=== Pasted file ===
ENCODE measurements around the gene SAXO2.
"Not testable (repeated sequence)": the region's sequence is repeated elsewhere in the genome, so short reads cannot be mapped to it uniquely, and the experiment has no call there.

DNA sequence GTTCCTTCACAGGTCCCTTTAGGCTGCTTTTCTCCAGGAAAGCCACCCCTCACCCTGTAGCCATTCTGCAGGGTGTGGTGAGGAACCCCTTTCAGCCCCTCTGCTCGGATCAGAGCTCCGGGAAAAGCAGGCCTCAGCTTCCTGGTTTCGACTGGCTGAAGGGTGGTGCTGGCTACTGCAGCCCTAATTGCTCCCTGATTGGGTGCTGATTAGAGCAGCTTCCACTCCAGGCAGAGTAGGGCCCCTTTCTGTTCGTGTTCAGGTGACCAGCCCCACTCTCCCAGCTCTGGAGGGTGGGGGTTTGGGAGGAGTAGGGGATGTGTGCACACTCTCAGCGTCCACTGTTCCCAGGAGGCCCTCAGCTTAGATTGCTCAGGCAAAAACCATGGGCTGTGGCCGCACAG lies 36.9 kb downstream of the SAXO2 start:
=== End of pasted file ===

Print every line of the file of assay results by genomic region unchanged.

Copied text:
ENCODE measurements around the gene SAXO2.
"Not testable (repeated sequence)": the region's sequence is repeated elsewhere in the genome, so short reads cannot be mapped to it uniquely, and the experiment has no call there.

DNA sequence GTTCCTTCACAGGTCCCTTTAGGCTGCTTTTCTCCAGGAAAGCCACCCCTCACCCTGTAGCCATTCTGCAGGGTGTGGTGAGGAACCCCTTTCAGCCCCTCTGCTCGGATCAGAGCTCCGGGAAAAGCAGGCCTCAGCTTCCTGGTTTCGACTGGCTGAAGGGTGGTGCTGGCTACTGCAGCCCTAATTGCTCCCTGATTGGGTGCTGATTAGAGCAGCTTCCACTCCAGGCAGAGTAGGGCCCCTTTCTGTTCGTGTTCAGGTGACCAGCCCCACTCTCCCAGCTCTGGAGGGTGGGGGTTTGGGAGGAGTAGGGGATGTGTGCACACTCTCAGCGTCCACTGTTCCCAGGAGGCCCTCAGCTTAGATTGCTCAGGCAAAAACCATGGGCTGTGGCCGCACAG lies 36.9 kb downstream of the SAXO2 start: